Multiple organ failure – death of consumer protection?

“This hard-hitting commentary by Harris Steinman and Roy Jobson appears in the August 2010 South African Medical Journal (SAMJ).”

“Multiple organ failure has clearly resulted in an inability to efficiently clear or reject deleterious medicines and substances, resulting in financial and health trauma to consumers, with possible consequences including unnecessary deaths.”

SAMJ 2010;  100(8): 494-497
Issues in Medicine

Multiple organ failure – death of consumer protection?
H A Steinman, M R Jobson rticle/viewFile/4310/2889


The enormously profitable complementary medicines, dietary supplements and traditional medicines markets are largely unregulated internationally and in South Africa. Attempts to ensure that consumers are not exposed to harmful or ineffective products have met with varying success around the world. 

International perspective 

The USA introduced its Dietary Supplements Health and Education Act

(DSHEA) in 1994.1 This was seen as a precedent in many countries, including South Africa. In Canada a Natural Health Products Directorate as part of the Health Products and Food Branch of Health Canada was

created.2 In 2004, the Natural Health Product Regulations (NHPR), under Canada’s Food and Drugs Act, became a reality. Rather than fully regulating these products as drugs, or leaving them virtually unregulated (as is done in the USA), the NHPR were a regulatory compromise: implementing manufacturing quality and safety standards, while significantly relaxing the standards for product efficacy claims.3 

The UK’s Medicines and Healthcare products Regulatory Agency (MHRA) introduced the Traditional Herbal Registration (THR) certification mark to indicate that a herbal medicine that has been registered under the UK’s THR scheme meets the criteria laid down by the Traditional Herbal Medicinal Products Directive.4

In New Zealand a 2-month consultation was held in early 2010 because, according to Associate Health Minister Dr Jonathan Coleman, the current legislation governing natural health products is outdated, inadequate and quite restrictive.5 The intention in New Zealand is to draft a Natural Health Products Bill during 2010.5 

In Australia, the Therapeutic Goods Authority’s listing system has been widely implemented,6 but has been criticised because it does not adequately assess efficacy.7 

It is difficult to ascertain what the situation is in India, where traditional medicines and ‘conventional’ or ‘Western’ medicines have coexisted for many years. Similarly, in China it is difficult to determine the extent of regulation (or not) of traditional Chinese medicines. Unfortunate examples of adulteration of medicines imported from China – such as Simply Slim in South Africa, containing sibutramine – have cast suspicion on many products imported as complementary medicines or dietary supplements.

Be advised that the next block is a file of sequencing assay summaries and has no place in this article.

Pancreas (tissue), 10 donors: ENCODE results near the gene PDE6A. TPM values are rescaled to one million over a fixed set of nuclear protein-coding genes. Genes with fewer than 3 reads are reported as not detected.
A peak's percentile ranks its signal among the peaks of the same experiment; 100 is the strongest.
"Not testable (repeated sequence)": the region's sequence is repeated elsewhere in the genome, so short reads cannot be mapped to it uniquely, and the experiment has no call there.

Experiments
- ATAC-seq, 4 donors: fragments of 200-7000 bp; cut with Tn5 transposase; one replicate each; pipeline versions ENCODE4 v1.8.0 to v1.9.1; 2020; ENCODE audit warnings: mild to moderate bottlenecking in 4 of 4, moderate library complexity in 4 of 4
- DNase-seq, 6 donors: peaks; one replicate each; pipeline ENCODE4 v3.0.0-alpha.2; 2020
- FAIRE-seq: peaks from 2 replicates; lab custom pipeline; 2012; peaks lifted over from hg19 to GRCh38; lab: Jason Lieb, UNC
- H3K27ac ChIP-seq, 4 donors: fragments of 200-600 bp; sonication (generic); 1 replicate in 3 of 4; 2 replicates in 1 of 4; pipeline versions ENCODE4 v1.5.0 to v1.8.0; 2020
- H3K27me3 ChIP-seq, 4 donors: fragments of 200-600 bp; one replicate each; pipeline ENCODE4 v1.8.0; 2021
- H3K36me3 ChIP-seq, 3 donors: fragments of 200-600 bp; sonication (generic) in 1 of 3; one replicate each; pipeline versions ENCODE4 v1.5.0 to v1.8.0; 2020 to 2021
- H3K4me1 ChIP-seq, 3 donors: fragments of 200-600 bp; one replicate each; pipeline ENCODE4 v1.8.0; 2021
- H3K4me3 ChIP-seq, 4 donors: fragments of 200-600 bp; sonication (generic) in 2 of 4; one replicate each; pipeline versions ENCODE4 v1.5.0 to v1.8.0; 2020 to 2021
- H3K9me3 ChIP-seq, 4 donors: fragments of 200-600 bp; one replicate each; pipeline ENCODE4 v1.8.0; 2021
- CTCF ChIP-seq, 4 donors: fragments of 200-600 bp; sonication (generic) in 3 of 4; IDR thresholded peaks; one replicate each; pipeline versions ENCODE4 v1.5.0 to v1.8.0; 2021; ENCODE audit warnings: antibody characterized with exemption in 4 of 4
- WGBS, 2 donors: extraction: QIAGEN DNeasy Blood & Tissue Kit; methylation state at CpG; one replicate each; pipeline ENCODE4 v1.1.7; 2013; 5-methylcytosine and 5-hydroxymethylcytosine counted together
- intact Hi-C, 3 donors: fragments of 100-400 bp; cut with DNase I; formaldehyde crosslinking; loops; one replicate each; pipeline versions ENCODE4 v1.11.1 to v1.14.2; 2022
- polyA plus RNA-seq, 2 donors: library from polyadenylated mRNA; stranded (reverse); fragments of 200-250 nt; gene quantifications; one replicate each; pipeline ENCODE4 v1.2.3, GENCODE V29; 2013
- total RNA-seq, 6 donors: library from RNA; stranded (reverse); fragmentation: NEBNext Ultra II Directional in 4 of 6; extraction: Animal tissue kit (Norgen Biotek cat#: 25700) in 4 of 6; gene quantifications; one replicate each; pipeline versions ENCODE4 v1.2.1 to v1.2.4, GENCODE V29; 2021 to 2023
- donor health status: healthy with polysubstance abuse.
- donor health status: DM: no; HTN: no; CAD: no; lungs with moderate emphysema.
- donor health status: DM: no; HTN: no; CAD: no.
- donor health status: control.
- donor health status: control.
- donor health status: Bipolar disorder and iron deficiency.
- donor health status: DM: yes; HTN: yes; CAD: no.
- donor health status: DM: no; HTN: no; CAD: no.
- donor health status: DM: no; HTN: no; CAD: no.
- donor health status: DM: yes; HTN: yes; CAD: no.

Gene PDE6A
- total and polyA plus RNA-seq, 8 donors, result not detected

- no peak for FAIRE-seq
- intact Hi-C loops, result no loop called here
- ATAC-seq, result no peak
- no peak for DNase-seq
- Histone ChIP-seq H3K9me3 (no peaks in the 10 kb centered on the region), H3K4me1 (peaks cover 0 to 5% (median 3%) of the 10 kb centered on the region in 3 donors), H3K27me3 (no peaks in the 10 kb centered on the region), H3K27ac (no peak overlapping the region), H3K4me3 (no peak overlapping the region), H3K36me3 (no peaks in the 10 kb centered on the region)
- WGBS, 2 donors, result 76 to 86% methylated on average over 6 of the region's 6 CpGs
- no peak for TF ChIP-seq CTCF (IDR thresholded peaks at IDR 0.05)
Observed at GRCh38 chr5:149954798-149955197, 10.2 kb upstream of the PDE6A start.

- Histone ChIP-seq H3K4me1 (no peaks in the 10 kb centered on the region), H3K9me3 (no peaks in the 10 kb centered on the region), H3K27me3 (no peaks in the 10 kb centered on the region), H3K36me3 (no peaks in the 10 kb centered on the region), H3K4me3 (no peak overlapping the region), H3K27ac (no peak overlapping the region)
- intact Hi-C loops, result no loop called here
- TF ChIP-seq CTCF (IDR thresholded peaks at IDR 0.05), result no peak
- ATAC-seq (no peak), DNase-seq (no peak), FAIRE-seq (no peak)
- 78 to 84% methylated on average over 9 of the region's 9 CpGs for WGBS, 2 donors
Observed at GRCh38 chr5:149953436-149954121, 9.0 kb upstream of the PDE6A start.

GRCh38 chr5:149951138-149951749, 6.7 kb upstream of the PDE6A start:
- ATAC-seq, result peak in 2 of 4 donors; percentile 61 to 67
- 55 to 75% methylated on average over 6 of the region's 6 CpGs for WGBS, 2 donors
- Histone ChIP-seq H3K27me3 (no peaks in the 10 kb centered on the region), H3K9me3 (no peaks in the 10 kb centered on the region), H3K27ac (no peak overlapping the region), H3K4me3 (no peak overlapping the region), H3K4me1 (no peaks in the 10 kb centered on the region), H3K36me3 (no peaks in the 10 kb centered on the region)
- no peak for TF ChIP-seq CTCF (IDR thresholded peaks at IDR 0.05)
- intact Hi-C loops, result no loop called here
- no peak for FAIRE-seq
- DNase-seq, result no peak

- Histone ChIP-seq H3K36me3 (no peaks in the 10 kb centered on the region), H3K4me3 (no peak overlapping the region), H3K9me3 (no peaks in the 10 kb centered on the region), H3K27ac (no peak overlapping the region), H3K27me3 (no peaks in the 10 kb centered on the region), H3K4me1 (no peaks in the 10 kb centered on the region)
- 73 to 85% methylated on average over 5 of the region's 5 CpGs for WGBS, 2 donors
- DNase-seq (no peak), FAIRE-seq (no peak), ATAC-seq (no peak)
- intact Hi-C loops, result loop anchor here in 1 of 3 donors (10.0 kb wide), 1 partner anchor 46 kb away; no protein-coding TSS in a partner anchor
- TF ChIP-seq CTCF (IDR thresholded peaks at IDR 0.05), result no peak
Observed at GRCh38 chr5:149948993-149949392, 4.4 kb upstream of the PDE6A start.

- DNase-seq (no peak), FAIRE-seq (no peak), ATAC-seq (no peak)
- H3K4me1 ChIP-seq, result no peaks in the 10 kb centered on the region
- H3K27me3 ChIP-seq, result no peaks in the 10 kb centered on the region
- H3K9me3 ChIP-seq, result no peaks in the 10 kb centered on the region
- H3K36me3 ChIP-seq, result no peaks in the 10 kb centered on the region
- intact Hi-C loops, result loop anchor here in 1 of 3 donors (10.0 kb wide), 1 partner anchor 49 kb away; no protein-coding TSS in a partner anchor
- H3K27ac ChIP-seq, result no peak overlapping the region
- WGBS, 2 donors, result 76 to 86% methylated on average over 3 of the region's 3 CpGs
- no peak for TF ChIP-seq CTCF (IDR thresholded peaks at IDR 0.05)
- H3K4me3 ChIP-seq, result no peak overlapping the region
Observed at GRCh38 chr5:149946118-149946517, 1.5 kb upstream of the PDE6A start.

In South Africa the consumer of natural health products should be protected from harmful or even useless products by several organs of state: the Medicines Control Council (MCC), the South African Pharmacy Council (SAPC), and the Public Protector. The Advertising Standards Authority of South Africa (ASA) is a body created by the industry to protect consumers from misleading advertising claims. We provide examples showing how each of these organs has failed South African consumers. 

The advertising standards authority 

The weight-loss product Peel Away the Pounds, declared ‘dead’ by the USA Federal Trade Commission (FTC), was transplanted by Homemark into the South African market. The scientific panel of the FTC had in 2004 unanimously found that the pilot study was inadequate to support the claims.8,9 A complaint laid with the ASA in  2005 by the first author was dismissed following substantiation by a pharmacist, Dr Beverley Summers, who argued that the study was sufficient proof of efficacy, and that a kelp transdermal patch was pharmacologically active (despite no scientific proof).10 Four internationally recognised experts who evaluated the original study agreed with us that the study was inadequate to support the claims being made for the product.11 Subsequent arbitr ation by Professor René Blaauw and Dr Edelweiss Wentzel-Viljoen found in favour of the complainant,12 and the product was removed from the market 3 years after the initial complaint.

Homemark then marketed another product ruled against by an FTC scientific panel: Slim Coffee with the ingredient Citrus aurantium,13 which contains synephrine. Dr Summers again substantiated14 the study and supported the weight-loss claims despite the FTC ruling.15,16 The research entity and its address could not be verified, not even by the Italian consulate. 

Weight-loss products are defined as medicines and were called up in 1972 by the Medicines Control Council for registration.17 The complementary medicines call-up of 2002 did not specifically exempt products affected by the 1972 call-up.18 This fact was ignored by Dr Summers, who failed to point out that Slim Coffee should not have been submitted to the MCC for an abbreviated registration (as a complementary medicine), but for ‘full’  registration as a medicine. 

The World Health Organization (WHO) Pharmaceuticals Newsletter reporting on C. aurantium warned of, among others, ‘15 reports … of cardiovascular adverse reactions, 10 of which were serious and included one report of myocardial infarction’ in Canada.19 Serious adverse reactions to C. aurantium have also been published in South Africa.20,21 Nevertheless the ASA accepted Dr Summers’ substantiation and ruled against the complaint. Following a request for arbitration of the ASA ruling dismissing the complaint against Slim Coffee, Homemark stated that they had withdrawn it because of ‘safety concerns’ and introduced a new formulation of Slim Coffee, now containing guarana and Caralluma fimbriata (CF) – again substantiated by Dr Beverley Summers.

A new complaint was laid with the ASA with the request that Dr Summers’ status with the ASA as a ‘credible expert’ be revoked. Both aspects of the complaint were upheld. Homemark appealed the ‘credible expert’ ruling, but this was rejected by the appeal committee.

Following a second appeal to the final appeal committee, Judge Mervyn King ruled in favour of Homemark, effectively allowing Dr Summers to substantiate further Homemark products despite the history above.

Dr Summers’ substantiation of the new Slim Coffee product was accepted by the ASA’s appeal committee in spite of being supported by only two studies,22,23 which the European Food Safety Authority ‘found … failed to establish a cause and effect relationship between the ingredient (CF) and the claimed benefit’.24 These were the same studies provided to Dr Summers by Homemark and substantiated by her. Our argument that to reproduce the dose of CF used in the inconclusive CF studies would require a consumer to spend R1 799.40 over 2 months was dodged. The appeal committee ignored previous rulings of the ASA, which stated that a product cannot be substantiated on the basis of ingredients alone but on evidence of the efficacy of the product as a whole.